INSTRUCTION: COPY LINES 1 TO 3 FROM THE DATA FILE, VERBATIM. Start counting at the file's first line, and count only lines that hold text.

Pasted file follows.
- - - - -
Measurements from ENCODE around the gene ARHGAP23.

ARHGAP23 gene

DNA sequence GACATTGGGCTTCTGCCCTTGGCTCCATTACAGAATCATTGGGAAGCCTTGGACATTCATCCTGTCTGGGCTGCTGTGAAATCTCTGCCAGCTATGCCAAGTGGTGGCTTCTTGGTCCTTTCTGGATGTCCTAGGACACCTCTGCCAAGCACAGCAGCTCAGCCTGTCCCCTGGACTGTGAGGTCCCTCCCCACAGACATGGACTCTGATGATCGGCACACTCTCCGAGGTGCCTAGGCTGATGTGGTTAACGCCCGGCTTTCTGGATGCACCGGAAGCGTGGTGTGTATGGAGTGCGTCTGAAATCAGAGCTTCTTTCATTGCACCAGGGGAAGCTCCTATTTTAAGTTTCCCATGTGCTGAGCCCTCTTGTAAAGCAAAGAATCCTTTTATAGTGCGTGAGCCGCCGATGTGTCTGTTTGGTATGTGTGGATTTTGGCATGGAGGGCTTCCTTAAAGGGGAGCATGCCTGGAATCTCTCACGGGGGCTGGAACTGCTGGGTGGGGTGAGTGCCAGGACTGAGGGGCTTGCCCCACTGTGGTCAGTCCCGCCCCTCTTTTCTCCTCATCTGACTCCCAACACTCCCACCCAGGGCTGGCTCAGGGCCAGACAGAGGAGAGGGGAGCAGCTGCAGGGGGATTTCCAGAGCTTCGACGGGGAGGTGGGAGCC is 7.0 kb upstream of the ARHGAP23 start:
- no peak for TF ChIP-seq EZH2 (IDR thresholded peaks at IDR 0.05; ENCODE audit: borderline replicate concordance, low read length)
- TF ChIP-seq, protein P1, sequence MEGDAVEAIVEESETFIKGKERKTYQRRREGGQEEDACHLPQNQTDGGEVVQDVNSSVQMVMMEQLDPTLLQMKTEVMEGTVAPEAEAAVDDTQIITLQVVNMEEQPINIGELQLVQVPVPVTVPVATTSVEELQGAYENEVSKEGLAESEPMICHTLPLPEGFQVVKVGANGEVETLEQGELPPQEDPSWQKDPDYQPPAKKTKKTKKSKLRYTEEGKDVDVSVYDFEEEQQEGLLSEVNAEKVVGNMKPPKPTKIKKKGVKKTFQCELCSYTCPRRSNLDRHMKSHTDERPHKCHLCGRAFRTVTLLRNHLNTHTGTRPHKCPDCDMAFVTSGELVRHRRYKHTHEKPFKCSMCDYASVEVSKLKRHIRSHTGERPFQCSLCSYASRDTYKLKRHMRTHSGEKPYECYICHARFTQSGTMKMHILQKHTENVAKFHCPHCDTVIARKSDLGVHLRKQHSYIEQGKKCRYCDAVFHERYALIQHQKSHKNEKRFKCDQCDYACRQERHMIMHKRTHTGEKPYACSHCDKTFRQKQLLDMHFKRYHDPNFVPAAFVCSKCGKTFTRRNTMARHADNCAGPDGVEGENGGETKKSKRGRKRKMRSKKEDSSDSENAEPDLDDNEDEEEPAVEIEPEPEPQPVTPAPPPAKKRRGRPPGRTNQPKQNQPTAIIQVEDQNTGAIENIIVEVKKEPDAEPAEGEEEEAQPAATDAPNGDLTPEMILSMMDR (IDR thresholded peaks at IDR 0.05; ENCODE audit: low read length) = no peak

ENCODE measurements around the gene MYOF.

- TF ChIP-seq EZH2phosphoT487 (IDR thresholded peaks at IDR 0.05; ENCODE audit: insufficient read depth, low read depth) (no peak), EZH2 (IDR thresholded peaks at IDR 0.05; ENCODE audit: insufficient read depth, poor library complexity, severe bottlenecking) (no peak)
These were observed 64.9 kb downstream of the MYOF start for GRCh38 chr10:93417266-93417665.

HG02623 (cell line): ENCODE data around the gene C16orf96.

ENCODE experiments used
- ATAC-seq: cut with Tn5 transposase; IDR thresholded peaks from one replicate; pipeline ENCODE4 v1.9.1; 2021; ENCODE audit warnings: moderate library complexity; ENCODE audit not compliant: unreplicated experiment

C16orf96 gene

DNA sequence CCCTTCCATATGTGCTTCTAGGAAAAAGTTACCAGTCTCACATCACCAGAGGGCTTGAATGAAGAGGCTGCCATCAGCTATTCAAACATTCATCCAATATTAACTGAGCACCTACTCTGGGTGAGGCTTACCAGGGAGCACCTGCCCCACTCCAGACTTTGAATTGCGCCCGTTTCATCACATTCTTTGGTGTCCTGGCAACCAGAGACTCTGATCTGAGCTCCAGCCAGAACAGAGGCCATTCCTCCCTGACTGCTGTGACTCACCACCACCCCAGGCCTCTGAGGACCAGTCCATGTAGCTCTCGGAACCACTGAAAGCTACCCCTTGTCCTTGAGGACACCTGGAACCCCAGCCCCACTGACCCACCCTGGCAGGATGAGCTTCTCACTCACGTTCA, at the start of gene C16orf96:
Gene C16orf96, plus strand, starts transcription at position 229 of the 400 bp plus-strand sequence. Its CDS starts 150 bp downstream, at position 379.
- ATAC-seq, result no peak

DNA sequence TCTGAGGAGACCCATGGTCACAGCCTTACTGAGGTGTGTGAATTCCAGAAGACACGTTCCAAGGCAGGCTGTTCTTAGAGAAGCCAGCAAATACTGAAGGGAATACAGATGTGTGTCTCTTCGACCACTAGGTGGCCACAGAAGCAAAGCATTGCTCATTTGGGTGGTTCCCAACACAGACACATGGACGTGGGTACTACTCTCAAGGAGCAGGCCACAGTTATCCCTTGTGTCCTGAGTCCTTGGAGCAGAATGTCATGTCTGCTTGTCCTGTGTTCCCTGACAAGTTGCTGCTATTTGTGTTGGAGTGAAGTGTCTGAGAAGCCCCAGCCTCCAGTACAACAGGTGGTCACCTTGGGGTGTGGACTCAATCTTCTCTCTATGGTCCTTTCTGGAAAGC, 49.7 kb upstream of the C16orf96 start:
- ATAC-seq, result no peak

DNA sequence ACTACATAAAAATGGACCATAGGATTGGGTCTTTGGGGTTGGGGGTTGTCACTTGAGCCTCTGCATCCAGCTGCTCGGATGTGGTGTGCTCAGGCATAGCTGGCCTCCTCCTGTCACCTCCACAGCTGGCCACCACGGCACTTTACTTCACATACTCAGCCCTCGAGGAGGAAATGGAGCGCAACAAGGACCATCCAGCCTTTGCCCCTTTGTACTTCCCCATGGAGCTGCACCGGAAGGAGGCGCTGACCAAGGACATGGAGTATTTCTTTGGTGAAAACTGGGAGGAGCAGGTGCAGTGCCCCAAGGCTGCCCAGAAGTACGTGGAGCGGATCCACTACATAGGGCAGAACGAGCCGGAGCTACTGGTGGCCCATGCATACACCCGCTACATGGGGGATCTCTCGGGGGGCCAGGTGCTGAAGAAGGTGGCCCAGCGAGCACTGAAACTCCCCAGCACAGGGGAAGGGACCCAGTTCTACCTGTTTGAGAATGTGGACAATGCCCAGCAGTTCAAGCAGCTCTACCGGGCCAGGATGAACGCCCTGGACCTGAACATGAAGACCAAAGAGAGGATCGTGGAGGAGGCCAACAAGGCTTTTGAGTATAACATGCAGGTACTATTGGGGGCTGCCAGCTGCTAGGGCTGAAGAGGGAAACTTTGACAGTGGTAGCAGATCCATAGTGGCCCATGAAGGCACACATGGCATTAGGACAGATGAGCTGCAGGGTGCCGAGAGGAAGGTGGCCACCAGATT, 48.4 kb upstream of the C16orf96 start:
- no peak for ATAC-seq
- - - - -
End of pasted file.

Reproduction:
Measurements from ENCODE around the gene ARHGAP23.

ARHGAP23 gene

DNA sequence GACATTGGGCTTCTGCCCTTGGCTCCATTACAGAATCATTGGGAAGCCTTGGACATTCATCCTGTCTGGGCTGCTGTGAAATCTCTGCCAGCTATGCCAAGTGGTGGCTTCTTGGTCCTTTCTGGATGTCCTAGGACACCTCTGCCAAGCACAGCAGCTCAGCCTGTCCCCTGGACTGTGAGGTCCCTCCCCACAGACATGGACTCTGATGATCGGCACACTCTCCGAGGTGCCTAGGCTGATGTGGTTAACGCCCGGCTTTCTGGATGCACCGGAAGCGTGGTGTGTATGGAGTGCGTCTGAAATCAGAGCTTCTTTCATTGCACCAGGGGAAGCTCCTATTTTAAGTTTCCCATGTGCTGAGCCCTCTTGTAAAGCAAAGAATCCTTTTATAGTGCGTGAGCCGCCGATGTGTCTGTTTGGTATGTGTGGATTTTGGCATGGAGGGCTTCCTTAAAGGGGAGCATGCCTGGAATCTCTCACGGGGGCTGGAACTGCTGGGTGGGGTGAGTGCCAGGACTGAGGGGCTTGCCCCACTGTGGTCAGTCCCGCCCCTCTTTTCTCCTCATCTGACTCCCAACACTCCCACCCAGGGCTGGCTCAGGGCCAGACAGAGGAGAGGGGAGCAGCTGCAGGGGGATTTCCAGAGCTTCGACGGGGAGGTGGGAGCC is 7.0 kb upstream of the ARHGAP23 start: